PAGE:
In closing, based on the results of our study and the existing evidence we find the statement of Dr. Farnier that "Globally, ... ezetimibe alone, simvastatin alone and ezetimibe plus simvastatin combination therapies have little effect on LDL distribution pattern" unfounded and misleading.

Kaspar Berneis, Giatgen Spinas

University Hospital, Zurich, Switzerland

Manfredi Rizzo

University of Palermo, Palermo, Italy

Heiner K. Berthold

Charite University Medicine, Berlin, Germany

Ioanna Gouni-Berthold, Wilhelm Krone

University of Cologne, Cologne, Germany

ioanna.berthold@uni-koeln.de

Conflict of Interest:

Dr. Berneis has received research grants from Astra-Zeneca and the Swiss National Science Foundation and is a consultant for Takeda. Dr. Rizzo has received honoraria from Astra-Zeneca. Dr. Berthold has no conflict of interest. Dr. Spinas has received grant support from the Swiss National Research Foundation and Astra-Zeneca, and honoraria and consulting fees from MSD Sharp & Dohme and Astra-Zeneca. Dr. Krone has received honoraria from and has an advisory board relationship with MSD Sharp & Dohme and a research grant from Bayer Healthcare. Dr. Gouni-Berthold received honoraria from MSD Sharp & Dohme.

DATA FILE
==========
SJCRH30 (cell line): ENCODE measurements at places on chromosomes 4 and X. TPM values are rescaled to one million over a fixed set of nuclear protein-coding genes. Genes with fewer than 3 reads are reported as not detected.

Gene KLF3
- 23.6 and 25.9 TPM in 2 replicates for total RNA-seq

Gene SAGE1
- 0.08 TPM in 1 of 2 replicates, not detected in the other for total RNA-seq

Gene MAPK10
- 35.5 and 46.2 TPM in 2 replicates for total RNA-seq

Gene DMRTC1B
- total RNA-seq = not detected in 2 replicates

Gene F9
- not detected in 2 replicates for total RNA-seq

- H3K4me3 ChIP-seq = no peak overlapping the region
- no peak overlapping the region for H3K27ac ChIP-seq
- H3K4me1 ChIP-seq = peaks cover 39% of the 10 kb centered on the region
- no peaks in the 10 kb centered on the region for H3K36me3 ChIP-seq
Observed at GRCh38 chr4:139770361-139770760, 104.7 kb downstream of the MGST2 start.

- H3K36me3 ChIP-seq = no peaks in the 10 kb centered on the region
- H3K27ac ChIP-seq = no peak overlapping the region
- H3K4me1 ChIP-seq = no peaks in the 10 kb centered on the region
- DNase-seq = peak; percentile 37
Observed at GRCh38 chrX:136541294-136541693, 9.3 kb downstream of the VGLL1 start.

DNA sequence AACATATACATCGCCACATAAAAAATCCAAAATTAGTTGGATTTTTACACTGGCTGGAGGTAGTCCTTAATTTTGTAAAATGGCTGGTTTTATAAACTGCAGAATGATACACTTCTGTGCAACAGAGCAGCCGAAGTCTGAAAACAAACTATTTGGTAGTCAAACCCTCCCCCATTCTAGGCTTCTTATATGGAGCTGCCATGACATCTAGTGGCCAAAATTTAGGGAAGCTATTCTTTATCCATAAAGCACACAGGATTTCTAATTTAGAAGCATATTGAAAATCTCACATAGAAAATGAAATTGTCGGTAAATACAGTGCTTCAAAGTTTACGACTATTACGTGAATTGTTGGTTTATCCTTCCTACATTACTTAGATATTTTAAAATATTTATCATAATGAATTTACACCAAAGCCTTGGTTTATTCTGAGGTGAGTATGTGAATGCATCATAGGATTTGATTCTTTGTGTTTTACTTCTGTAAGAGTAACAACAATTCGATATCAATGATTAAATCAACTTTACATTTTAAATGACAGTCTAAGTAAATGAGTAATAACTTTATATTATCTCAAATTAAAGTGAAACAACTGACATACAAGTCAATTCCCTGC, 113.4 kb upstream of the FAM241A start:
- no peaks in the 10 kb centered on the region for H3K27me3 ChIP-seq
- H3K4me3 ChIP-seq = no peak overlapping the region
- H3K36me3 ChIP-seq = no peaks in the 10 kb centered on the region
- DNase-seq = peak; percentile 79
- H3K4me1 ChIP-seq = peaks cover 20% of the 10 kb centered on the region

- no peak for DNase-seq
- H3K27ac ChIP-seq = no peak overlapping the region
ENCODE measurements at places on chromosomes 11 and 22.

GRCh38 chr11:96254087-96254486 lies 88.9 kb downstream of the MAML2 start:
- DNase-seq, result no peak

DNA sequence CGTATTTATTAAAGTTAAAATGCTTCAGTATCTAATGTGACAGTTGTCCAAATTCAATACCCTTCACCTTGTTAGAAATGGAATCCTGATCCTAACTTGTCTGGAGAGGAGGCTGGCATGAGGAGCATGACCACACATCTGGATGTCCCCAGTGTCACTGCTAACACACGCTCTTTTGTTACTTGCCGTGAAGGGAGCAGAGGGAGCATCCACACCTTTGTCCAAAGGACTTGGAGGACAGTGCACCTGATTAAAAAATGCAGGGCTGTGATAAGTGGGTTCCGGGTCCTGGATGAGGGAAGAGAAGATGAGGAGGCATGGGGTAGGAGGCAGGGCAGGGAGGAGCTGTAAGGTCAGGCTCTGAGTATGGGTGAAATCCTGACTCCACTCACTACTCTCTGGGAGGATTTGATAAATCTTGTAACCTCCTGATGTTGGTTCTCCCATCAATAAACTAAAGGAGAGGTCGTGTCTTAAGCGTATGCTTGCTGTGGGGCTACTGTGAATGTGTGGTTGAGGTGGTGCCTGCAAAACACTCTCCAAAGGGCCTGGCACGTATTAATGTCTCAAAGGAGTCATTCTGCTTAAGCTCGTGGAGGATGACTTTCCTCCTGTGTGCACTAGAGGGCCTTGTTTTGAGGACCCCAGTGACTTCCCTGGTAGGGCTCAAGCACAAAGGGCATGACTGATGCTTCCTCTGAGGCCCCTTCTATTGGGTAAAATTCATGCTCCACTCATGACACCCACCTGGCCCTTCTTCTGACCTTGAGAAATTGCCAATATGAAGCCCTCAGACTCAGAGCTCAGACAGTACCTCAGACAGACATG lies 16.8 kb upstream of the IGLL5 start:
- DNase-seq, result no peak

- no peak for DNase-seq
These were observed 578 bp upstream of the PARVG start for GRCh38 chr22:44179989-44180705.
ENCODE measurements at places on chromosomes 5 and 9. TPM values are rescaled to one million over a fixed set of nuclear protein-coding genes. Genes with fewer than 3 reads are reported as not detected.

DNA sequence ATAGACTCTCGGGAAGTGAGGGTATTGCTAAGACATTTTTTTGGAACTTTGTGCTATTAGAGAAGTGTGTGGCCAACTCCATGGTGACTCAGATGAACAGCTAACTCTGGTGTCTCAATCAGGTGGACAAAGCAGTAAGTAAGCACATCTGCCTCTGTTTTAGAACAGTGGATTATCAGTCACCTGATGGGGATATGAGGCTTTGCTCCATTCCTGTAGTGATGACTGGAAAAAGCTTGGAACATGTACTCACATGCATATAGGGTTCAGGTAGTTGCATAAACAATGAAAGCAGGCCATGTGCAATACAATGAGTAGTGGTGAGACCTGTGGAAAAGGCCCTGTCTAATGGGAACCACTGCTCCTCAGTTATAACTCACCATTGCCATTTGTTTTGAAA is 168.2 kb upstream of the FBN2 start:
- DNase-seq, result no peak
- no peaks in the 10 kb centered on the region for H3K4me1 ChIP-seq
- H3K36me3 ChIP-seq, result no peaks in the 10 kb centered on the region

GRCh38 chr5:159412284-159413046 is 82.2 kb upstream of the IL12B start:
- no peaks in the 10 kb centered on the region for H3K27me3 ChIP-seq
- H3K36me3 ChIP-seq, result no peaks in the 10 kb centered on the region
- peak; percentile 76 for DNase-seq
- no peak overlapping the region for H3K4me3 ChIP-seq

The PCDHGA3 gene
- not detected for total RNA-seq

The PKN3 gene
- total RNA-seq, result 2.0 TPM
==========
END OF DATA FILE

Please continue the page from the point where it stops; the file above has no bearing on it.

Submitted on 26/07/2010 8:00 PM GMT